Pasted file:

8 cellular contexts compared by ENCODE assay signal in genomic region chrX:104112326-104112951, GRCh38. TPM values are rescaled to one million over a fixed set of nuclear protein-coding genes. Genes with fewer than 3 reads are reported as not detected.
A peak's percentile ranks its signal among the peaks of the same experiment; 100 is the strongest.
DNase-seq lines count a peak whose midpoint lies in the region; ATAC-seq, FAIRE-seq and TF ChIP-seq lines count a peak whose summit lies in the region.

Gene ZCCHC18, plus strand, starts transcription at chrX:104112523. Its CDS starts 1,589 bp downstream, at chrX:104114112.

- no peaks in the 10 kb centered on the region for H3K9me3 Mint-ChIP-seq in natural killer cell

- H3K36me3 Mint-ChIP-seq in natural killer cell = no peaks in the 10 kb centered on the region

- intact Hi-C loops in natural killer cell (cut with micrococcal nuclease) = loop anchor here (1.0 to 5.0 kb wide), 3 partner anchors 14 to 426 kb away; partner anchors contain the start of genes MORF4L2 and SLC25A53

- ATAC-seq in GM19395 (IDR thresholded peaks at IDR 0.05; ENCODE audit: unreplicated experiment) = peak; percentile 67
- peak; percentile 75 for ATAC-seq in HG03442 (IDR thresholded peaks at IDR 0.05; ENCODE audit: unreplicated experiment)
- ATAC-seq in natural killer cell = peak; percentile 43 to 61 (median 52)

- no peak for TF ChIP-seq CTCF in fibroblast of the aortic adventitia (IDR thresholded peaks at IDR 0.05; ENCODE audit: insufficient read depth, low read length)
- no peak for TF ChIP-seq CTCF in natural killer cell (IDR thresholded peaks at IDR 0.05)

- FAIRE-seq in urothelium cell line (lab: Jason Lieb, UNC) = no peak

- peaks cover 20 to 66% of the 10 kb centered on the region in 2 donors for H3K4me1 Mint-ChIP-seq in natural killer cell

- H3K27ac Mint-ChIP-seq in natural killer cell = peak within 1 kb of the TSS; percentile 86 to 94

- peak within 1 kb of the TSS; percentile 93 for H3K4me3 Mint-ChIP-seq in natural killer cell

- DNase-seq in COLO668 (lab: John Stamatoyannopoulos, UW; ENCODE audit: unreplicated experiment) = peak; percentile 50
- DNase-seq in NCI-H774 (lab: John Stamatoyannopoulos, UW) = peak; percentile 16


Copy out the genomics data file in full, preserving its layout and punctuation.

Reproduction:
8 cellular contexts compared by ENCODE assay signal in genomic region chrX:104112326-104112951, GRCh38. TPM values are rescaled to one million over a fixed set of nuclear protein-coding genes. Genes with fewer than 3 reads are reported as not detected.
A peak's percentile ranks its signal among the peaks of the same experiment; 100 is the strongest.
DNase-seq lines count a peak whose midpoint lies in the region; ATAC-seq, FAIRE-seq and TF ChIP-seq lines count a peak whose summit lies in the region.

Gene ZCCHC18, plus strand, starts transcription at chrX:104112523. Its CDS starts 1,589 bp downstream, at chrX:104114112.

- no peaks in the 10 kb centered on the region for H3K9me3 Mint-ChIP-seq in natural killer cell

- H3K36me3 Mint-ChIP-seq in natural killer cell = no peaks in the 10 kb centered on the region

- intact Hi-C loops in natural killer cell (cut with micrococcal nuclease) = loop anchor here (1.0 to 5.0 kb wide), 3 partner anchors 14 to 426 kb away; partner anchors contain the start of genes MORF4L2 and SLC25A53

- ATAC-seq in GM19395 (IDR thresholded peaks at IDR 0.05; ENCODE audit: unreplicated experiment) = peak; percentile 67
- peak; percentile 75 for ATAC-seq in HG03442 (IDR thresholded peaks at IDR 0.05; ENCODE audit: unreplicated experiment)
- ATAC-seq in natural killer cell = peak; percentile 43 to 61 (median 52)

- no peak for TF ChIP-seq CTCF in fibroblast of the aortic adventitia (IDR thresholded peaks at IDR 0.05; ENCODE audit: insufficient read depth, low read length)
- no peak for TF ChIP-seq CTCF in natural killer cell (IDR thresholded peaks at IDR 0.05)

- FAIRE-seq in urothelium cell line (lab: Jason Lieb, UNC) = no peak

- peaks cover 20 to 66% of the 10 kb centered on the region in 2 donors for H3K4me1 Mint-ChIP-seq in natural killer cell

- H3K27ac Mint-ChIP-seq in natural killer cell = peak within 1 kb of the TSS; percentile 86 to 94

- peak within 1 kb of the TSS; percentile 93 for H3K4me3 Mint-ChIP-seq in natural killer cell

- DNase-seq in COLO668 (lab: John Stamatoyannopoulos, UW; ENCODE audit: unreplicated experiment) = peak; percentile 50
- DNase-seq in NCI-H774 (lab: John Stamatoyannopoulos, UW) = peak; percentile 16